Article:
Carlsen's last-round opponent was Alexander Grischuk, who started the day with three straight wins. That put him in a big tie for second when facing Anand in round 14, but Anand won a very good game to put an end to Grischuk's chances for first place. But Grischuk bounced back with an excellent win - with Black - against Carlsen to knock the latter out of first and off the medal stand. The most surprising aspect of Carlsen's performance is that he was absolutely brutal on his opponents when playing Black: an undefeated 6-1 score. But with White his performance was absymal (by his standards): 4-4, including three losses.

    What about Fedoseev? He started the day in first by half a point, but after a draw and the loss to Carlsen he was half a point behind. He drew in rounds 13 and 14, and bounced back into a tie for first by beating fellow Russian youngster Vladislav Artemiev in the final round to tie Anand for first.

    But wait, there's more: Ian Nepomniachtchi. Nepo started the day a point and a half behind Fedoseev, but won in round 11 (against Yuriy Kuzubov), drew Anand in round 12, beat Aleksandr Rakhmanov in round 13, drew Peter Svidler in round 14, and beat Wang Hao in round 15. The result was that he joined the three-way tie for first at 10.5/15.

    Svidler could have joined them with a win over Boris Savchenko, but he lost that game. Bu Xiangzhi could have made it to 10.5 instead of Anand if he had beaten him, but despite having the white pieces he was content to draw in just 11 moves. Surprising, but overall he had a great tournament - don't forget that he defeated Carlsen in round 1.

    The tie for first was settled like this: the players with the best tiebreak scores would play a two-game blitz match (3'+2"), with an Armageddon game if necessary. Not surprisingly, given Nepomniachtchi's comeback on the last day, he had the worst tiebreakers and received the bronze medal. So it was Anand-Fedoseev, and the former world champion won convincingly in the first game. In the second game, Anand was better throughout and often winning (despite an impressively tricky idea by Fedoseev midway through the game) but allowed Fedoseev a draw in the end. (The arbiter misunderstood both the position and Fedoseev's handshake offer and marked it as 0-1, but the correct result is up on the official site.) Thus Anand won the playoff and the title. (I don't know if Carlsen was given the gold medal on Norwegian TV, but for the rest of the world Anand was the victor.)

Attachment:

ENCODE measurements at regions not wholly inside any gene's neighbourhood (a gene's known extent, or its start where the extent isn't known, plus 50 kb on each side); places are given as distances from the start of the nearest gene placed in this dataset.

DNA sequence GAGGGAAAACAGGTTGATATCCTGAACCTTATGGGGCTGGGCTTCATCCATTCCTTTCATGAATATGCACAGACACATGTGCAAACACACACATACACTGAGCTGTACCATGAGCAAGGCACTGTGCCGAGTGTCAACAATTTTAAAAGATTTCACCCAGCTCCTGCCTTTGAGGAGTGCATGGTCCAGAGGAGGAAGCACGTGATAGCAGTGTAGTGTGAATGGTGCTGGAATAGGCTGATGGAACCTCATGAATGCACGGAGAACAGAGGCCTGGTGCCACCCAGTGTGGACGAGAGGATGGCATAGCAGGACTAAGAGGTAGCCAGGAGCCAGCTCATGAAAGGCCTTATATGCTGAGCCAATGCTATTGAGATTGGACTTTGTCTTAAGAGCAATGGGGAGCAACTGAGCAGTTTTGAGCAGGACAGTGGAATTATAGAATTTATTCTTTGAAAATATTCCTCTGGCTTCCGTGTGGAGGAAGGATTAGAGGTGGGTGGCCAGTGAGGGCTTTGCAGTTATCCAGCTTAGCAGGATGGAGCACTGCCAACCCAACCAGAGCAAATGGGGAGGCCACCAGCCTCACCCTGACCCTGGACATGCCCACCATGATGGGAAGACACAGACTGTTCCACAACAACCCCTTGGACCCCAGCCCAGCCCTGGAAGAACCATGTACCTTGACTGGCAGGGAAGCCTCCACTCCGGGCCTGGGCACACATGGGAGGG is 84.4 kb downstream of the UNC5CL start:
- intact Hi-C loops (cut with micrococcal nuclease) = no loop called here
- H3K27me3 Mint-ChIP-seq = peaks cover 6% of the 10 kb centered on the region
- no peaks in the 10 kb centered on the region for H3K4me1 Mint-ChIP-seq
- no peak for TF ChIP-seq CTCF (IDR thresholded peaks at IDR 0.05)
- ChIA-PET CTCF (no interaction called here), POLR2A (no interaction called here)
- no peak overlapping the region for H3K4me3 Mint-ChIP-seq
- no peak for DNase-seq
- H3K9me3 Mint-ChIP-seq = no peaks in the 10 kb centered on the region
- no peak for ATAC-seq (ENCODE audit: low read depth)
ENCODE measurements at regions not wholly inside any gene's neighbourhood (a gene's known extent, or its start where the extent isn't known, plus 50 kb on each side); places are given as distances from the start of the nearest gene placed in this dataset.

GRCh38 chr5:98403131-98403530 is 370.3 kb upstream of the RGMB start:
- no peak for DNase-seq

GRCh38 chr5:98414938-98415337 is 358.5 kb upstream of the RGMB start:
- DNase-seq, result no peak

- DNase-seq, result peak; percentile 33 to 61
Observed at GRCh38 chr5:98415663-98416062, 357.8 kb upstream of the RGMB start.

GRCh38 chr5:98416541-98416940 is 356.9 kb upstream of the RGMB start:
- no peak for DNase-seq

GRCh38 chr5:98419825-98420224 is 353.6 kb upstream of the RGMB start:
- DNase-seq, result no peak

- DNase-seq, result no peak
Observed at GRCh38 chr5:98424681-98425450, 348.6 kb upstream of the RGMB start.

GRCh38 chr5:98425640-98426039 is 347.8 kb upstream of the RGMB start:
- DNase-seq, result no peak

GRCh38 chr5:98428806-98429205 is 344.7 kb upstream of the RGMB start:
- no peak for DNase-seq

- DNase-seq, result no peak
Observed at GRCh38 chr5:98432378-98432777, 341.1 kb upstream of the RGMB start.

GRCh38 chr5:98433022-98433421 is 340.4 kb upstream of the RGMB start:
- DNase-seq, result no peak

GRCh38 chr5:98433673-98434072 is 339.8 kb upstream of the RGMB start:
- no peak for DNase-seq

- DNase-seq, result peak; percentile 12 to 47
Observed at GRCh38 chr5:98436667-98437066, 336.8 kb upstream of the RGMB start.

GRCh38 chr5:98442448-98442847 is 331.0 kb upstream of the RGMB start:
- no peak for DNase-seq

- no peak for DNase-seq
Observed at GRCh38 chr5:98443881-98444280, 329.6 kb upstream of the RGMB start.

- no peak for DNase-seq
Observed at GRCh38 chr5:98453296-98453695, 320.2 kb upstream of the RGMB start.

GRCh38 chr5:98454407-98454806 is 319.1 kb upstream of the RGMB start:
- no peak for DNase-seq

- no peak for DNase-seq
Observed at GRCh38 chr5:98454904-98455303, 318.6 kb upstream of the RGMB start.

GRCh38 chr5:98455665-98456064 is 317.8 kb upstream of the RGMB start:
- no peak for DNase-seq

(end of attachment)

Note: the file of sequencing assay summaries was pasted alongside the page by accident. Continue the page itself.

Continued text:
Here are the final standings for the top three score groups:

    • 1-3. Anand, Fedoseev, Nepomniachtchi 10.5
    • 4-9. Bu, Carlsen, Grischuk, Savchenko, Mamedov, Guseinov 10
    • 10-18. Svidler, Wang Hao, Yu Yangyi, Artemiev, V. Onischuk, Ding Liren, Harikrishna, Grigoriants, Zhao Jun 9.5

    A selection of games from the final day, here.

    Finally, while I didn't bother to cover it, the concurrent women's world rapid championship was won by Ju Wenjun with an impressive 11.5/15, half a point clear of her countrywoman Lei Tingjie. Elisabeth Paehtz was the surprise bronze medalist, clear third another half a point behind.

    The blitz tournament starts tomorrow, and the only thing we can count on is that Magnus Carlsen will be on board 1. (I wonder if that will continue even after Fabiano Caruana or Wesley So defeats him in next year's classical world championship.)

    Sunday
    Oct012017

    Isle of Man, Final Round: Carlsen Draws Quickly to Clinch Clear First; Nakamura, Anand Tie for Second

    As at least one chess blogger suggested yesterday, a draw between Magnus Carlsen and Hikaru Nakamura was very likely, and it would quite possibly be a short draw. Sure enough, it took just 18 moves and less than half an hour for them to repeat moves and call it a tournament. Carlsen thus clinched clear first with 7.5/9, while Nakamura guaranteed himself at worst part of a four-way tie for second.